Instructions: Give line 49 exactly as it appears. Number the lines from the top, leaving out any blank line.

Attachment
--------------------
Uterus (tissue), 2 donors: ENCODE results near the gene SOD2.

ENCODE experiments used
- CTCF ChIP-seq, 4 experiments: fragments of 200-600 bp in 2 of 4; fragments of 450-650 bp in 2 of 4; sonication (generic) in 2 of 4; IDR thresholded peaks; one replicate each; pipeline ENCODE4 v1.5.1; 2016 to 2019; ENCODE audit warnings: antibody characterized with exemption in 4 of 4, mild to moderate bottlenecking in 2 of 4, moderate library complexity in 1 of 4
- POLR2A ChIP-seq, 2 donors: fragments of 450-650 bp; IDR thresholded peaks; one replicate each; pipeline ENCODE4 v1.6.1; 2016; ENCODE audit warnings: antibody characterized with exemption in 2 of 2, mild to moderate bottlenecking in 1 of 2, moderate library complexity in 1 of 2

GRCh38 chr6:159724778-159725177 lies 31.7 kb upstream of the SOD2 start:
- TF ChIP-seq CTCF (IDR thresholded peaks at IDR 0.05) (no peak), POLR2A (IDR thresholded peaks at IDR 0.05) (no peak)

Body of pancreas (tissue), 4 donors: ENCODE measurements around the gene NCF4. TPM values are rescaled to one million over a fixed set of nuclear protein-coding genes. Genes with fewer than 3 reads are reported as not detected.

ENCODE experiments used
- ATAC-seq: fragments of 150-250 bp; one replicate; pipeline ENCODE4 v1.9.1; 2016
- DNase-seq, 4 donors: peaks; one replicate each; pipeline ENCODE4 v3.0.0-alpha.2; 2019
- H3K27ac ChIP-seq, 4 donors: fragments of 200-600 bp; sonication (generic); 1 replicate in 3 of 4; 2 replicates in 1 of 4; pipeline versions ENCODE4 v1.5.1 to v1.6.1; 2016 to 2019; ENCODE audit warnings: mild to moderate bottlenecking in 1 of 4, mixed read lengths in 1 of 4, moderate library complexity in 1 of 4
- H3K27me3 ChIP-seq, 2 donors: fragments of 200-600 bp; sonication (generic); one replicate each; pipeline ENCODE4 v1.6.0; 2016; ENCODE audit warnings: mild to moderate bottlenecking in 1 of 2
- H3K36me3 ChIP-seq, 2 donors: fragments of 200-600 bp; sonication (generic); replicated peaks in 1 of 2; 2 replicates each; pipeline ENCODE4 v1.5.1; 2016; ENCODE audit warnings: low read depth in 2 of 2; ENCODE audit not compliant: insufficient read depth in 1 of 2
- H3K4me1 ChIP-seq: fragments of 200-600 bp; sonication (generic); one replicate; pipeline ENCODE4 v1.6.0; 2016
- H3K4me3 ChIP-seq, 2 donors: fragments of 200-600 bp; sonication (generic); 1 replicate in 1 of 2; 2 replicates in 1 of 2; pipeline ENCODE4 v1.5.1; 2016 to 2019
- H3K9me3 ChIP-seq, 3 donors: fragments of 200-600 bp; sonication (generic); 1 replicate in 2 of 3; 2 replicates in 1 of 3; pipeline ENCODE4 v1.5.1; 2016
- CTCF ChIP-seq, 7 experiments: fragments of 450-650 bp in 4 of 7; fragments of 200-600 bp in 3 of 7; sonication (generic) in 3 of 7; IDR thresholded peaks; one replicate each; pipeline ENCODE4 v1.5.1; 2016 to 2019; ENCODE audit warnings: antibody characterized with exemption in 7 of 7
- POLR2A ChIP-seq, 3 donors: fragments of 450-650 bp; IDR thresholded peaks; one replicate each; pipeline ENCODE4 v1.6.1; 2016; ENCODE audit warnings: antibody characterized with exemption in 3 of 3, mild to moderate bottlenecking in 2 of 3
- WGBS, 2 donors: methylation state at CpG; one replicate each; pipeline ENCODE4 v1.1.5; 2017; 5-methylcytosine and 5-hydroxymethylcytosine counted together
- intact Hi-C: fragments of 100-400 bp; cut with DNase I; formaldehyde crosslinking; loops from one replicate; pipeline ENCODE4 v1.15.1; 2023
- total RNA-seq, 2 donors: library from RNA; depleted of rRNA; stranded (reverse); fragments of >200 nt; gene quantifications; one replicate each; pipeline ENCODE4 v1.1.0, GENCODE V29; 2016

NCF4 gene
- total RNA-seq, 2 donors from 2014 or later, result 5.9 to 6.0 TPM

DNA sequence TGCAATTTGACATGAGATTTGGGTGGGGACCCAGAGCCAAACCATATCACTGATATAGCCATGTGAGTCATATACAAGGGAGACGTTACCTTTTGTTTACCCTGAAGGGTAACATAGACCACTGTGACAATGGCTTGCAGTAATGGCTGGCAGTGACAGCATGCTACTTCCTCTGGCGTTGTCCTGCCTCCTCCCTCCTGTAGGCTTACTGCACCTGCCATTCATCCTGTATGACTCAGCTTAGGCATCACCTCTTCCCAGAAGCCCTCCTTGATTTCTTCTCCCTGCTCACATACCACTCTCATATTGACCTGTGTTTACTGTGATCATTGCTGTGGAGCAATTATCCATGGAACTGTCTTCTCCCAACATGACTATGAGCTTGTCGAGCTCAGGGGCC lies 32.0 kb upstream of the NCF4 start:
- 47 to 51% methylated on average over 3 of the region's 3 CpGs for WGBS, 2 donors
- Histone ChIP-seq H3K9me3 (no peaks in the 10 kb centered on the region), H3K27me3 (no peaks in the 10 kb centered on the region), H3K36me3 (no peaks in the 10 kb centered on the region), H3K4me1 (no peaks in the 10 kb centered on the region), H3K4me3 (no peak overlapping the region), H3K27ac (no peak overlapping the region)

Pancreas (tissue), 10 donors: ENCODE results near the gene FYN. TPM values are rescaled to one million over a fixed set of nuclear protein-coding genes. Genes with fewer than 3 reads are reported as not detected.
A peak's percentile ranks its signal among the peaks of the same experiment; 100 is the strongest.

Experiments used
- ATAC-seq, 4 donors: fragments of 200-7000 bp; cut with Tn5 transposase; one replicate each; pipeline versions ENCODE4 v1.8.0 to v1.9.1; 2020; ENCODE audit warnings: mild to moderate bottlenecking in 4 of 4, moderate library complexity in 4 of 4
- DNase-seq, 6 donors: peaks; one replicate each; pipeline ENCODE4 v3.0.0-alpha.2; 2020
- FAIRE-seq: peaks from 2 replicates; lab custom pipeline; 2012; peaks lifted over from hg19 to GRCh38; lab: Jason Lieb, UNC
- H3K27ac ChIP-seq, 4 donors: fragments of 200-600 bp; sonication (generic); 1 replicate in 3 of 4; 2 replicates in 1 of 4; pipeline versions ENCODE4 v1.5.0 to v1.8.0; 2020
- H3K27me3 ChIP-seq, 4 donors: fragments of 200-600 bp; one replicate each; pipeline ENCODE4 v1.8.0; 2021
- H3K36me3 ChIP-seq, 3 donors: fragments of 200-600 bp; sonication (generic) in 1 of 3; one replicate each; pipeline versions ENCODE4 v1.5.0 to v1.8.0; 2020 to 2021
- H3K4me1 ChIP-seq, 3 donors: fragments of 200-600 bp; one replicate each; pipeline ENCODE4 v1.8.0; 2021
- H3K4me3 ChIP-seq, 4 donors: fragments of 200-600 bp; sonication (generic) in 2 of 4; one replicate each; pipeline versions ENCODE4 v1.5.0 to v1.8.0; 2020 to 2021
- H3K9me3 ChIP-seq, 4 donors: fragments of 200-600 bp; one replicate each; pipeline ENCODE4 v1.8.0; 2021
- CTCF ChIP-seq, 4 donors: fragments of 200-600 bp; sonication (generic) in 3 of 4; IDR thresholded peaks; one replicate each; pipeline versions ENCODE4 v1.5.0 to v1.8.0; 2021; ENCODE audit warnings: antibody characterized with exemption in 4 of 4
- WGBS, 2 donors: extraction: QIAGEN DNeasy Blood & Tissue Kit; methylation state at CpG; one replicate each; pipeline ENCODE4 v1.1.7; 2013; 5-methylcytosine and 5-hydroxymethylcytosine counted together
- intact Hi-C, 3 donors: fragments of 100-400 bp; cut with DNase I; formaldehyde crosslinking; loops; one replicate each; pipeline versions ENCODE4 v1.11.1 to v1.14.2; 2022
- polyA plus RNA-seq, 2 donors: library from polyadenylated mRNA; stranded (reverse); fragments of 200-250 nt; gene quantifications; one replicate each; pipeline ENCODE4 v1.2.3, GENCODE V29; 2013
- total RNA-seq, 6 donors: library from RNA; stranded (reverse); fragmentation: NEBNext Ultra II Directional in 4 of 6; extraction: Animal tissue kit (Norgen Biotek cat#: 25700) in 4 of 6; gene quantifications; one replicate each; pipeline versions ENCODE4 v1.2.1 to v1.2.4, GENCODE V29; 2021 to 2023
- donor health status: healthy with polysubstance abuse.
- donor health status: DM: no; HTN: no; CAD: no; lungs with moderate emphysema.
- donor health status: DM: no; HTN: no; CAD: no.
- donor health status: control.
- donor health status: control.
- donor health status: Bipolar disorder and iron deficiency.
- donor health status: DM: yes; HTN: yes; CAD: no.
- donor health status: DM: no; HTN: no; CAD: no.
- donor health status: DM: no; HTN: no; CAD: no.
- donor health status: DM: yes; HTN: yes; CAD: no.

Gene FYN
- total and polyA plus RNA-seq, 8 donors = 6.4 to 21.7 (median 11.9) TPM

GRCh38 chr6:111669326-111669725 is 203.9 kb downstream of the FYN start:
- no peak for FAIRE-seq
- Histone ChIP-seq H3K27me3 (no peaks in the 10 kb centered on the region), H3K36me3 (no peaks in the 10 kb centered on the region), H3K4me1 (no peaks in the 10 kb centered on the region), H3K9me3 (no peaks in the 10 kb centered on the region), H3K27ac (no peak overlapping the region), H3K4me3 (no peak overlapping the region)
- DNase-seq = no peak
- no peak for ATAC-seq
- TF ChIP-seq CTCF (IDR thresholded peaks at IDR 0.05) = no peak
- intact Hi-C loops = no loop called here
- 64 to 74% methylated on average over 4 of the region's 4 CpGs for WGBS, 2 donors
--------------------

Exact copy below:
- donor health status: Bipolar disorder and iron deficiency.